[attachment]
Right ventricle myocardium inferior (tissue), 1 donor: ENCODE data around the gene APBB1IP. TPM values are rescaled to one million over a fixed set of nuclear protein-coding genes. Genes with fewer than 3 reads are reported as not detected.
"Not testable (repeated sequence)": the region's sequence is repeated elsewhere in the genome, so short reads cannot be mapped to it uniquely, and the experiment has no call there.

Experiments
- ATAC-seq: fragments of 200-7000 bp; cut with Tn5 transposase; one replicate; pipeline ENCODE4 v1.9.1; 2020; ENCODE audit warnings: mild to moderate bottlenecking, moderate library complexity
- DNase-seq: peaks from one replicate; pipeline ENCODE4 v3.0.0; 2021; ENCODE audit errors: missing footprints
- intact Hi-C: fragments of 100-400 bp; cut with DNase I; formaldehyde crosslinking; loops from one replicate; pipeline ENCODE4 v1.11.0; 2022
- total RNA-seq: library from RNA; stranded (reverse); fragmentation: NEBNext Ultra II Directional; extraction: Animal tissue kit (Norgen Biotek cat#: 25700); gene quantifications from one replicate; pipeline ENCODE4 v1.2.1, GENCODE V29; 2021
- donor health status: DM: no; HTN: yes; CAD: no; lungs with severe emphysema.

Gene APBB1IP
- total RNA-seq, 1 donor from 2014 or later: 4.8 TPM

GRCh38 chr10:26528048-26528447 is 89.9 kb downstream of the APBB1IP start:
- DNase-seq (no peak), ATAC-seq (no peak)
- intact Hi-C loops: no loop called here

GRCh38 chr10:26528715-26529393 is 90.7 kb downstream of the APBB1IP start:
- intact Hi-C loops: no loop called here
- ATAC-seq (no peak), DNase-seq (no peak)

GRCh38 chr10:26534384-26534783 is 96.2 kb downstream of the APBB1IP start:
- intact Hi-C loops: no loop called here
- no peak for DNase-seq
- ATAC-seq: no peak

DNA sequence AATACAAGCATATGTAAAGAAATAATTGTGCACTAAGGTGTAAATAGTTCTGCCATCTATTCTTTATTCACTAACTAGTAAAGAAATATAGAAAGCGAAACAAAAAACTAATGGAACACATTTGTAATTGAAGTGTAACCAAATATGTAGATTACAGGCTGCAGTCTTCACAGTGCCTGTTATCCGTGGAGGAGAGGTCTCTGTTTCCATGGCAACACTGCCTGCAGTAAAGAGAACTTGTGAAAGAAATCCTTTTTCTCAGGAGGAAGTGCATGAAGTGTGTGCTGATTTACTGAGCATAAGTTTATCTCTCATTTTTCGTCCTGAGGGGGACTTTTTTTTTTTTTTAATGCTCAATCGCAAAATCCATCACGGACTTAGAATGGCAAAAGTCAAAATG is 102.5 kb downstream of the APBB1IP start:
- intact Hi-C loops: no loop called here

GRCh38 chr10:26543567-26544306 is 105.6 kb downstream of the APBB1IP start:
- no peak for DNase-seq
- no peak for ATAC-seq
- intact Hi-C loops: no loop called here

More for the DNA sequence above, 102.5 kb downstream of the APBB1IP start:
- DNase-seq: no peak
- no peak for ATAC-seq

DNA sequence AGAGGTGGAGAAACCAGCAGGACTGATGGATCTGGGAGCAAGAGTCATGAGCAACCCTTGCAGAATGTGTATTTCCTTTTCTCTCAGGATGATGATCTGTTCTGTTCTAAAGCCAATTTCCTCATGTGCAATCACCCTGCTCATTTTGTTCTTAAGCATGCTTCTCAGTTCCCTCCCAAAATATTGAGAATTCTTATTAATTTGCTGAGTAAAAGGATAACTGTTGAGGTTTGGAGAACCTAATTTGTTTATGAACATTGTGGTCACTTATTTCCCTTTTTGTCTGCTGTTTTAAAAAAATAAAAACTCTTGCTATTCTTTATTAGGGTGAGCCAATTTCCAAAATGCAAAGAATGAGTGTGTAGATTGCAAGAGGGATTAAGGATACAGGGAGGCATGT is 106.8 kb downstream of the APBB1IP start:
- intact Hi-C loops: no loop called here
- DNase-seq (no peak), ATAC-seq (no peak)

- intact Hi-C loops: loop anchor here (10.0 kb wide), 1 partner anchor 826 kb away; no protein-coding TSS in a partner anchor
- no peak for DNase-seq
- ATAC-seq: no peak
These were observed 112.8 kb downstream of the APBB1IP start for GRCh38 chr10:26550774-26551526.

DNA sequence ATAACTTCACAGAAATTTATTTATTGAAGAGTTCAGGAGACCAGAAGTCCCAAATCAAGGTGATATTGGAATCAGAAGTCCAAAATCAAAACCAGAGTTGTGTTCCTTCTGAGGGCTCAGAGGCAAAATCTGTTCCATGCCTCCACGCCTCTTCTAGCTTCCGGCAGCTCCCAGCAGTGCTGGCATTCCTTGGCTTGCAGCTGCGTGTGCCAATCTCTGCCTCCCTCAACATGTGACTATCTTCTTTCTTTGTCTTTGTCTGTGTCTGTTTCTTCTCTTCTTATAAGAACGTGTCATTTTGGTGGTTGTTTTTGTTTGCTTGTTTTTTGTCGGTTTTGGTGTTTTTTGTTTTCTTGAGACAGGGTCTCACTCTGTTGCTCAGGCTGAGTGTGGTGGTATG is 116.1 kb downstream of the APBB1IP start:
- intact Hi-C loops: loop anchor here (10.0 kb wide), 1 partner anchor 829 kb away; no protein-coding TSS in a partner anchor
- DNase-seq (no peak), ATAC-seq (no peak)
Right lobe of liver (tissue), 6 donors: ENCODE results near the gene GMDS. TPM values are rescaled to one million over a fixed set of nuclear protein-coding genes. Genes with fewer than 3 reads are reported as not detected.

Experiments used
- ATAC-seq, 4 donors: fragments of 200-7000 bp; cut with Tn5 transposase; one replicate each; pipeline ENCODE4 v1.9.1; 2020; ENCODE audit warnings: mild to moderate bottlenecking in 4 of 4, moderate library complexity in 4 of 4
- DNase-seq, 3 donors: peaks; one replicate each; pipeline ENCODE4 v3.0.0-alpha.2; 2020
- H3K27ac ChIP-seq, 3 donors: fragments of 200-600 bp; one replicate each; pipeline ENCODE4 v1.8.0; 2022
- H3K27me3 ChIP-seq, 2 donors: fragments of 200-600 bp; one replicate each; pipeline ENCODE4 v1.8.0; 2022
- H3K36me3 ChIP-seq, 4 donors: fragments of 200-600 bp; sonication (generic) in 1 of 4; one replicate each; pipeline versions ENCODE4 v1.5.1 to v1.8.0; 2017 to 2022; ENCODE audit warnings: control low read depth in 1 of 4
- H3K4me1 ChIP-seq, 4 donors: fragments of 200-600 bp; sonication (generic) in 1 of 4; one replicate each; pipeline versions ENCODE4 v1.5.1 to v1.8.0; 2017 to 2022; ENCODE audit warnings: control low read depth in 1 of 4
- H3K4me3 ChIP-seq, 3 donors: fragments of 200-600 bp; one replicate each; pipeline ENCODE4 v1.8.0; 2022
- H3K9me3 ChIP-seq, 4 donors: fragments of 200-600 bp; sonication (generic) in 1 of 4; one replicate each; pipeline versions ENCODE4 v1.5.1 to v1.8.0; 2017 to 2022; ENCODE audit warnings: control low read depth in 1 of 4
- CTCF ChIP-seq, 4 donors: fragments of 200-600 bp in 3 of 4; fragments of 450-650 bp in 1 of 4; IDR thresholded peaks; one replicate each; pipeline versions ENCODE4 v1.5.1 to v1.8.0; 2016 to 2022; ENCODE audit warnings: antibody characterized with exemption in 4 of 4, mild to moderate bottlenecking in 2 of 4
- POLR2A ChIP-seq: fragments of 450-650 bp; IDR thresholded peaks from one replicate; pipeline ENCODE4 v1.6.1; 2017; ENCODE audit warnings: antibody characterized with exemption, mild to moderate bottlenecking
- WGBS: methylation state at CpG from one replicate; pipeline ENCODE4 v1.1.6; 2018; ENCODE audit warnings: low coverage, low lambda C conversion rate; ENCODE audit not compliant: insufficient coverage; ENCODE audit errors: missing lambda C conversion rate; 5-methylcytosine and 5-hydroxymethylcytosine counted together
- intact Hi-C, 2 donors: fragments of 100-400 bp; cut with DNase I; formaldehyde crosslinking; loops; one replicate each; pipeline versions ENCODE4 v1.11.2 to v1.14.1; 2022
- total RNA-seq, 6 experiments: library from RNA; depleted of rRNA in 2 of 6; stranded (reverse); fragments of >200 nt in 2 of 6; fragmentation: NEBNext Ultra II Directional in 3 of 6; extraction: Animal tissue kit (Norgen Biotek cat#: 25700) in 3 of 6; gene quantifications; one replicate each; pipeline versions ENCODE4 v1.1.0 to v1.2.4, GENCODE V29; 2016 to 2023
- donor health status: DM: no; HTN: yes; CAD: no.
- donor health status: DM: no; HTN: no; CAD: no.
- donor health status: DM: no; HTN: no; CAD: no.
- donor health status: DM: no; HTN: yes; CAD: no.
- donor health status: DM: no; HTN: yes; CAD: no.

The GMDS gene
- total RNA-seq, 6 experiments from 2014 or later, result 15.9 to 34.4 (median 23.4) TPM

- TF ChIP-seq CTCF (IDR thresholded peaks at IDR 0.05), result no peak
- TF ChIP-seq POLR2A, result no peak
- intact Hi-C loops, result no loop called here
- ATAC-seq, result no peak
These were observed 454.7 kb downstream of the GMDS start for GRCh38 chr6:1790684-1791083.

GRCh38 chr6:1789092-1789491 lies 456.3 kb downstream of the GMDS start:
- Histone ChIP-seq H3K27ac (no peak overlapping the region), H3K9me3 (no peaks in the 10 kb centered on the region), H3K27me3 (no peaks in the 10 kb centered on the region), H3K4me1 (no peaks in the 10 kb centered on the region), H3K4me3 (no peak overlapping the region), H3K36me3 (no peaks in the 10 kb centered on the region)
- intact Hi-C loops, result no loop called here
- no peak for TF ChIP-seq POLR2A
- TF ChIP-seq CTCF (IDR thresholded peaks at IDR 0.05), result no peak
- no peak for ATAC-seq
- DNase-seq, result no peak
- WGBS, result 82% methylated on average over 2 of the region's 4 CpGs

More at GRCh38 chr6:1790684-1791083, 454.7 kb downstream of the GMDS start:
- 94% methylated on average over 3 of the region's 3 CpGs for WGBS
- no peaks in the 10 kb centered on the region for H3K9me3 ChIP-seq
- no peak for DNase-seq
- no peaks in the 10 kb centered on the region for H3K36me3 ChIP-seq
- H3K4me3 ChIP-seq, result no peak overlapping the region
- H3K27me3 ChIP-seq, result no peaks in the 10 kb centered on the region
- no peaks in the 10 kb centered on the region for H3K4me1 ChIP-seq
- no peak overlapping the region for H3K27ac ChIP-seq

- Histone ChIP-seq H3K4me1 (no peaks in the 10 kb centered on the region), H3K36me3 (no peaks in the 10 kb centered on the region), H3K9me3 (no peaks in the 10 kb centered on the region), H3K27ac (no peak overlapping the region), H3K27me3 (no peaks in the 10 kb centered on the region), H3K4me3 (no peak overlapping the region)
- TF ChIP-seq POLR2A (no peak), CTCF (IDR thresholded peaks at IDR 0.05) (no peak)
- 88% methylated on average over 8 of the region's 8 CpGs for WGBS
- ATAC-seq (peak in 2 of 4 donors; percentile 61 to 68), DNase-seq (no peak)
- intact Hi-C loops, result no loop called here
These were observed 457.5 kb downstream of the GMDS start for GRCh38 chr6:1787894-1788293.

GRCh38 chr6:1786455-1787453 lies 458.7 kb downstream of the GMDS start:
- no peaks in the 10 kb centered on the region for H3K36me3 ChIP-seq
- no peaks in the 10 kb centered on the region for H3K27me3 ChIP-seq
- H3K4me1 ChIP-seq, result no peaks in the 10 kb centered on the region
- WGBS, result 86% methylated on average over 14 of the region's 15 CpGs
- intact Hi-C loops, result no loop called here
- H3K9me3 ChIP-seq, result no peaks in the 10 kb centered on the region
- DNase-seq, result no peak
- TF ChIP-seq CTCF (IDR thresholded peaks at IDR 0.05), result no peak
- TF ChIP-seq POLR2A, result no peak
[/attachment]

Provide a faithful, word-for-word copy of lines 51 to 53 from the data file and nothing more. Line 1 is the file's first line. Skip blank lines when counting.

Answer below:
- POLR2A ChIP-seq: fragments of 450-650 bp; IDR thresholded peaks from one replicate; pipeline ENCODE4 v1.6.1; 2017; ENCODE audit warnings: antibody characterized with exemption, mild to moderate bottlenecking
- WGBS: methylation state at CpG from one replicate; pipeline ENCODE4 v1.1.6; 2018; ENCODE audit warnings: low coverage, low lambda C conversion rate; ENCODE audit not compliant: insufficient coverage; ENCODE audit errors: missing lambda C conversion rate; 5-methylcytosine and 5-hydroxymethylcytosine counted together
- intact Hi-C, 2 donors: fragments of 100-400 bp; cut with DNase I; formaldehyde crosslinking; loops; one replicate each; pipeline versions ENCODE4 v1.11.2 to v1.14.1; 2022